Responsibility vs Love

Like Atlas, I bear
the world’s weight
call it responsibility –
a painful delusion
requiring walls

Life has its own rhythm –
light and dark,
joyous and sorrowful –
orchestration outside
of my domain

Love, however,
is limitless
in its capacity –
open-hearted acceptance
protection in itself.

Trading one focus
for another
permits appreciation –
I vow to assert love
and forgo control.


Who Am I, If Not Responsible?

This pedestal of responsibility
elevates me out of reach,
out of touch, lumps together

Caregiver extraordinaire,
present overcrowded by
obligations, am unwell,
off topic, fed up…surely

I am other abled, have room
for more, non-martyr related –
hesitant to plan, my purpose
for being so intricately tuned

to the needs of others, should
quit while I’m ahead – silence
the noisy uncertainty, free us
all from this unhealthy game.

(Image my own. Poem first appeared on One Woman’s Quest II, September 2016)

Martyr’s Lament 2

I’ve decided, he said, to spend
more time doing what I want to do

I feel the load close in around me,
already burdened by his “me” time.

I’ve learned, she said, to look out
for number one; will not be available

Nice, I think, that you have such luxury
while I tend to the children, chase after
my mother’s needs, hold down the fort.

Take time for yourself – interesting counsel
when responsibility is so ingrained, and
self-care comes across as selfish.

Have so long ago erased personal interests,
will have to shop around to find what it is
that would allow me to abandon obligations.

Who Am I, If Not Responsible?

This pedestal of responsibility
has elevated me, out of reach,
out of touch – lumps together
children, mate, mother, sister…

Caregiver extraordinaire
present overcrowded by
obligations…am unwell,
off topic, fed up, surely…

I am other abled, have room
for more – not martyr related –
hesitant to plan, my purpose
for being so intricately tuned

to the needs of others, should
quit while I’m ahead – silence
the inner nag – free us all
from this unhealthy game.

(This poem first appeared on One Woman’s Quest II
in September, 2016. Edited here. Image my own.)


Is the writing on the wall so cryptic –
graphic images depicting rage,
flames of dissonance,
young men bleeding at their own hands
compassion incapacitated.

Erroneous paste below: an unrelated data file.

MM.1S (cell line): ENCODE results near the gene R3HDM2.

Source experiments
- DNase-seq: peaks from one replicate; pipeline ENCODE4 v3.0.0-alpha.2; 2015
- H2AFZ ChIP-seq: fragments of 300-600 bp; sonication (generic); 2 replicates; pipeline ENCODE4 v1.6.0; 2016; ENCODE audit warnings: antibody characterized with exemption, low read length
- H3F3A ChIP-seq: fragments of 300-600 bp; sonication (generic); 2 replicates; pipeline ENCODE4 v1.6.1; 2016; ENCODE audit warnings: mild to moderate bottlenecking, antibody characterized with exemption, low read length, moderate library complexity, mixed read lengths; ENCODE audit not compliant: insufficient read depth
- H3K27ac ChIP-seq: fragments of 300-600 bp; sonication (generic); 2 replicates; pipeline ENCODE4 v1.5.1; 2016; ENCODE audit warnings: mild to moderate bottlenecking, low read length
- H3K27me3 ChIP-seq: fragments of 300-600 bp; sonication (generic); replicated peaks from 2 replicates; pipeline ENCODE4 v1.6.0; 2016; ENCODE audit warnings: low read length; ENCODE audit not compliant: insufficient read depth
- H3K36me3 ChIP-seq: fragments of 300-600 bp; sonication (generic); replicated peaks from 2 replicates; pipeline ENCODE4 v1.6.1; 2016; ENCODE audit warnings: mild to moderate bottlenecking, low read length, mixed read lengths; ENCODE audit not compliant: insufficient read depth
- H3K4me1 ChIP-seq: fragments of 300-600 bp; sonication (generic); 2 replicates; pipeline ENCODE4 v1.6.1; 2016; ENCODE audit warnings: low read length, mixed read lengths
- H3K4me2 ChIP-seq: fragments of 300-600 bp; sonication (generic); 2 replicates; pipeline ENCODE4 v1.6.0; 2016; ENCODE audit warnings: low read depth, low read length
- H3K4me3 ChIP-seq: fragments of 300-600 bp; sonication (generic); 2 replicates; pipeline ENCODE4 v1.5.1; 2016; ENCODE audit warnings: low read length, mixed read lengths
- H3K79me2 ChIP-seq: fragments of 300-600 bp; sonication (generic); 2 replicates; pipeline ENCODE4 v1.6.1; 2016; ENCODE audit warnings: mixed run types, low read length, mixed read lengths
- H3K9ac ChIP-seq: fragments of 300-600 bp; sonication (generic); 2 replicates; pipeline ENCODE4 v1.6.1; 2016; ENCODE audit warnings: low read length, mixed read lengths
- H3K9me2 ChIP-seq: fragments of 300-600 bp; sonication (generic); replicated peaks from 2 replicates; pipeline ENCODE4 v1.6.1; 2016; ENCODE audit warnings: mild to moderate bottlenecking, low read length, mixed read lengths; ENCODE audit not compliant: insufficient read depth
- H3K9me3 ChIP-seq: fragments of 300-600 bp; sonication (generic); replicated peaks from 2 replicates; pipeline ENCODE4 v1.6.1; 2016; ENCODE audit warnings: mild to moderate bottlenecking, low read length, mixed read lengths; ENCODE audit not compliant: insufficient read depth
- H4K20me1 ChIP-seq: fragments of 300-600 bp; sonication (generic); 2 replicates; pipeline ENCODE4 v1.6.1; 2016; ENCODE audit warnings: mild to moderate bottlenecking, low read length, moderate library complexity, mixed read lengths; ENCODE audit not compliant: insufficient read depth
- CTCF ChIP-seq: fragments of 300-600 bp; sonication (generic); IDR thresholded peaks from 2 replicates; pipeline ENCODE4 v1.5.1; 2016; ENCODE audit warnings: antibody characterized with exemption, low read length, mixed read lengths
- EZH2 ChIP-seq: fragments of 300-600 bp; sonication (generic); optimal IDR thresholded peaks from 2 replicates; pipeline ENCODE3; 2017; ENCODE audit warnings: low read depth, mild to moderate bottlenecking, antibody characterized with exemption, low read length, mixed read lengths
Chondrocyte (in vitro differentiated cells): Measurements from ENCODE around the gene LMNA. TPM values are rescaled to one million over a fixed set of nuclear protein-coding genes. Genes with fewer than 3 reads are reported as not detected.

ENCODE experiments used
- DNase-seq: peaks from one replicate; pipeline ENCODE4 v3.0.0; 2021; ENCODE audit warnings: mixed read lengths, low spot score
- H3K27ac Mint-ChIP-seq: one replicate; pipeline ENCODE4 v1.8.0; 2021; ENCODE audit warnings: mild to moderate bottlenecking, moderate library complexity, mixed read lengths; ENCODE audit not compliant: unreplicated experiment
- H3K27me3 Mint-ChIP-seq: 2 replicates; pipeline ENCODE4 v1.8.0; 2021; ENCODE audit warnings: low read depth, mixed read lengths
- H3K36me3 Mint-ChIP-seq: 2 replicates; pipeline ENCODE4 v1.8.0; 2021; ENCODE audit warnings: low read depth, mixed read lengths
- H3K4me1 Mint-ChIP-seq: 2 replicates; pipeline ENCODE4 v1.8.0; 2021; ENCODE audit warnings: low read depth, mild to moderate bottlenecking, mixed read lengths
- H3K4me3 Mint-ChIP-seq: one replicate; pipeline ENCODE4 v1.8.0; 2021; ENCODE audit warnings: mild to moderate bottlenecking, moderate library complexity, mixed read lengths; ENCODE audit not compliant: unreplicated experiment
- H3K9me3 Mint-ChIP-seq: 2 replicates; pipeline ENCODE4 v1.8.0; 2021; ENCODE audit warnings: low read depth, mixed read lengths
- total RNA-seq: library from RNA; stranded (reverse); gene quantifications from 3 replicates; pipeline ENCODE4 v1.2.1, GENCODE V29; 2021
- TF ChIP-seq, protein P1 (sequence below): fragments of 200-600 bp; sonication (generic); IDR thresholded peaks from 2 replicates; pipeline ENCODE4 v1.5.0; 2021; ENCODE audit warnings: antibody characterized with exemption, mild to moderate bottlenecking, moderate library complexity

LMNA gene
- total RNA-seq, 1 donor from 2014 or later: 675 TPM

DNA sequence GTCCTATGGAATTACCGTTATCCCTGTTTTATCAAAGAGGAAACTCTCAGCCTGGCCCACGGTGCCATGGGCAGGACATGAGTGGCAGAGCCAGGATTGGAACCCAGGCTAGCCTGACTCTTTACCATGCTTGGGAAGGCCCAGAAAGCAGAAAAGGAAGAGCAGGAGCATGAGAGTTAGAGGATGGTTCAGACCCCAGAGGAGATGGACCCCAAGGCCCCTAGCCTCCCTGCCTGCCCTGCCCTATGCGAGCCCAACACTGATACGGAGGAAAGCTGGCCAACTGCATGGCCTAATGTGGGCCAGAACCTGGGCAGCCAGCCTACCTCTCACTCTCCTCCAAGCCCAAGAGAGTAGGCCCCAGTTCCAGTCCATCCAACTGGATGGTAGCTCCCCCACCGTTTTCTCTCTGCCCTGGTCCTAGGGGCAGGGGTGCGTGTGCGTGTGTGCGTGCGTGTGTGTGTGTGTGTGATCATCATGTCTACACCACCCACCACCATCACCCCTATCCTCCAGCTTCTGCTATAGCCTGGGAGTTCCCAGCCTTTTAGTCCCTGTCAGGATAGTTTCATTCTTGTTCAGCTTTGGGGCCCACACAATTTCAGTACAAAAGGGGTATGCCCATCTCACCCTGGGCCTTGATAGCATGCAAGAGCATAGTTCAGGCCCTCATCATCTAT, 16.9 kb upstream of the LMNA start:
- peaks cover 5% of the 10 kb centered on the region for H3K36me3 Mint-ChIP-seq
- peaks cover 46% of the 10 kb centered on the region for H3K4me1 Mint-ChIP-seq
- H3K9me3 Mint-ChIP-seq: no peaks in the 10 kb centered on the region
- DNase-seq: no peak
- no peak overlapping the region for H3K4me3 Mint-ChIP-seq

A sad awakening for a society fixated
on rights and privileges, dominating
culture to the exclusion of nurturing
humanity, preserving lives.

How can we continue to closet
our children’s pain – their vitality
oozing – hopelessly abandoned
by morality’s shelter?

It is the wall, not the spatters
of blood upon it,
which needs amending –
adolescent minds too tender
to wade through the cryptic messages
of priorities so divided.


Malls possess a certain allure –
contentment-in-a-bag offerings,
an opportunity to escape reality,

except gossip travels in crowds
and I tend to shop for obligations,
will latch myself onto any drama

and take ownership  – it’s small
town training:  I am a passenger
on the responsibility rail – would

kill my own mother to gain lost
authority, be the person in the
know…lose these thoughts of

failure to the distress of disbelief
that we missed the signs, lacked
insight, could have been there for

someone more needy… Have you
seen me, browsing stories?  Career
changers are good, fired up youth,

father’s foibles… Don’t be taken
aback, I can be officious, intentions
not misguided – just need to fix one

piece of brokenness to assure myself
all is not totally lost – this shattered
core, this fictional characterization.

How much simpler life would be
if I shopped like normal people,
found relief in mall discounts…


This Big Old House

Bought myself a big, old house
with a myriad of rooms; needed
it to accommodate all those I
wanted to please – it’s what I do.

Learned it living in a house full
of children – adults that were
children – do it to compensate
for never having been a child.

Raised my own family, bent
on making sure they had
their space, their autonomy,
they’re gone now, still can’t

quit – spend my days cleaning
up in the aftermath: so much
dirt to launder; need it to be
pristine so they’ll come back.

Bought this old house partially
furnished – remnants of lives
before me – the crumbs of past
denial hardened now, panicked

to imagine what petulance has
been drawn to their neglect,
becoming obsessed about the
infestation, erasing the past

confine myself to the main floor,
ignore the filth on walls – crayon
figures pleading for help – until
daylight reveals truth, and leaves

me no options but to toil harder –
cannot let these patterns repeat,
need to save the innocents –
this work is never done – refuse

to see that I am not responsible
for it all – project rage onto my
spouse (latest in a string of
targets) for the sin of taking